In today’s digital ecosystem, social media is a great way to drive awareness about your brand or business. It’s also a great way to engage with existing or prospective customers but a lot of companies are starting to discover that it’s also a great way to handle customer service.
This can be a bad thing for some companies. Take the example of the case of Hassan Syed who’s father lost his luggage on British Airways. He spent $1,000 on sponsored tweets to make sure that as many people as possible saw his distaste for British Airways handling of his problem. Unfortunately for BA the onslaught started afterhours while no one was manning their social media accounts. So for 8 long hours they allowed this problem to fester and grow without any response. By the time they were back at the office Hassan’s tweets had already been seen by over 75,000 people.
Knowing that social media is critical for into the modern age for customer service you need to be thoughtful and creative about how you represent your business online and that includes the customer service aspect. Here are a 5 quick tips to help you ace customer service on social media channels such as Twitter and Facebook.
If someone’s complaining about your brand or business on social media it’s important to engage them right away. The longer you let them complain and get noticed the more difficult the issue will be to resolve. Responding quickly is key but you also want to do your best to drive the conversation off social media so you can talk person to person. Move the conversation to a forum where the public can’t see every last comment that is made.
If you are an international business it might be wise to have someone manning your accounts at all hours. As mentioned in the scenario above with British Airways, overseas complaints could be after hours for you and cause you to miss an opportunity to shape the conversation in a way that has the least amount of damage to your brand.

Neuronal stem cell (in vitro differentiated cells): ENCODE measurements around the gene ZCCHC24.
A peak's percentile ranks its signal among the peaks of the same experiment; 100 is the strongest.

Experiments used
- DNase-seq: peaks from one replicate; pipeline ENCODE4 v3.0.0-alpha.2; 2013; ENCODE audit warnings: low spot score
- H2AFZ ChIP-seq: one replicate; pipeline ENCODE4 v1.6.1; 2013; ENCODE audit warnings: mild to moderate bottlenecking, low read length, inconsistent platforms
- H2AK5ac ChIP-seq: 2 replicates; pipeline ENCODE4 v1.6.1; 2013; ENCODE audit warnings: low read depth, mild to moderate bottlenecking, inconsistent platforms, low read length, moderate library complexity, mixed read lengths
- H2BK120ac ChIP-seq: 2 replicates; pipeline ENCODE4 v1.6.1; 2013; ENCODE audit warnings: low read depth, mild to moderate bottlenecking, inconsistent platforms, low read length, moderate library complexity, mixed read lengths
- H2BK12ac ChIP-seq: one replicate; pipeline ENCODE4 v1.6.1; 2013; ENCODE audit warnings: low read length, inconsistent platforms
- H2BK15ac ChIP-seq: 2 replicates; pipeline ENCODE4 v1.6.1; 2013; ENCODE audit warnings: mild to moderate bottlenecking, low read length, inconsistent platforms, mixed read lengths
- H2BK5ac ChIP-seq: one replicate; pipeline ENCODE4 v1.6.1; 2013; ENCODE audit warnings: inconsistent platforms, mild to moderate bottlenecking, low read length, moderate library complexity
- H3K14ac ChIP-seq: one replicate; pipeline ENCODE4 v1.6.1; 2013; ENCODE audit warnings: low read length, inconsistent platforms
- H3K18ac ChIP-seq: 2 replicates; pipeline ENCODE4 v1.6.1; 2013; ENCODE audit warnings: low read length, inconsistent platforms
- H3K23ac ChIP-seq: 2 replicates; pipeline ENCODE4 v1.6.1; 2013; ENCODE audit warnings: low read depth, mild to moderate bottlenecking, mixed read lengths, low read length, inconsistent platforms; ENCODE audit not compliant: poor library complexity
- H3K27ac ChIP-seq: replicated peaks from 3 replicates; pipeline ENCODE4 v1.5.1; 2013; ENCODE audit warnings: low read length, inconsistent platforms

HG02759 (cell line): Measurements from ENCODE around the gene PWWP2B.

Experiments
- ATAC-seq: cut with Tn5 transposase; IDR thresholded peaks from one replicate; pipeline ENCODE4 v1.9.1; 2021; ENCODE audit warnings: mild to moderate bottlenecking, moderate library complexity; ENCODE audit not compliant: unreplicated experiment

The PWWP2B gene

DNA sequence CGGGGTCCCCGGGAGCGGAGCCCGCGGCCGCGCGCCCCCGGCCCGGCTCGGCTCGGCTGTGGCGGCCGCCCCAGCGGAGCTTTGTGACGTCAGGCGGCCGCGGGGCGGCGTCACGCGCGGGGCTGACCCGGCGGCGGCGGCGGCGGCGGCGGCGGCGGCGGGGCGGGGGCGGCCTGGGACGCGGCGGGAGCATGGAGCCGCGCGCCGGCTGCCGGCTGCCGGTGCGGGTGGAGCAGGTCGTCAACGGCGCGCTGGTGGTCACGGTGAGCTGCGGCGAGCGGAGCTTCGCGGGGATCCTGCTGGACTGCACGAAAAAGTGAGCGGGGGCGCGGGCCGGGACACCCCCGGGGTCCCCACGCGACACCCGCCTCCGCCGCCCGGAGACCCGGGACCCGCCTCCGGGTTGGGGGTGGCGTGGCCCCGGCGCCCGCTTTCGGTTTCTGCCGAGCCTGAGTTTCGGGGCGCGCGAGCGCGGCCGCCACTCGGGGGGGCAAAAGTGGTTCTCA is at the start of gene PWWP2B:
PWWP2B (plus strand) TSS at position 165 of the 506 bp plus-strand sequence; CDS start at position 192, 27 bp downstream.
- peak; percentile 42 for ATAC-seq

Just because you are working on a computer through a social media channel doesn’t mean you shouldn’t act like a human being. When a customer comes to you with a problem make sure that you express interest and show that you care about the problem. If customers see that you recognize the problem and are working to fix it they feel that you’re listening to them. Responding to these issues with the motive to understand and assist will definitely help you resolve the issue and gain trust.
Not everyone who goes on social media to complain about a brand believes that they’re going to get a response. A lot of people will tweet or post something just to vent about a bad experience that they had. If you have a brand manager who is on top of things this can be used to your advantage by quickly responding to customer complaints. If a customer quickly receives a thoughtful response to a complaint that they didn’t think anyone was listening to, it can quickly turn their attitude from combative to friendly.
You’re probably seeing a common theme through a lot of these pointers – time is of the essence. If it takes you a couple days or a week to respond to a customer complaint it looks like your company is either lazy and slow or that you don’t care. Slow response time also makes it look like you’re not really paying attention to what’s going on or worse, avoiding conversations about your brand altogether. The longer that complaint lingers without response the worse you look regardless of what you say. So be quick on the draw.
If you are able to engage your customers and fix these situations quickly you will have a happy customer who can be turned into an advocate for your brand. They’ll respond with gratitude and if you’re lucky, maybe even delete the original complaint messages. People talk and by solving the problem you will have a customer who goes out and tells others that they are satisfied with the actions you took to quickly resolve their complaint. Most people who complain about a brand on social media are just looking for a quick solution to their problem, so if you can offer that to them and you’re going to win.
To sum, be open honest and quick to respond. Understanding these principles will ensure that social customer service helps to drive new customers to your brand.
Born and raised in Orem, Utah I moved to Los Angeles in the summer of 1999. Southern California quickly became my adopted home and I began my career in digital media. Internet tech was just taking off and I eventually joined Conversant Media in 2005 (formerly ValueClick). After 5 years there I later went on to do consulting work for digital entertainment companies like DM2 (Digital Media Management), United Motion Entertainment and USA Today Sports Media. I eventually founded Apex Digital Media in Q4 of 2013.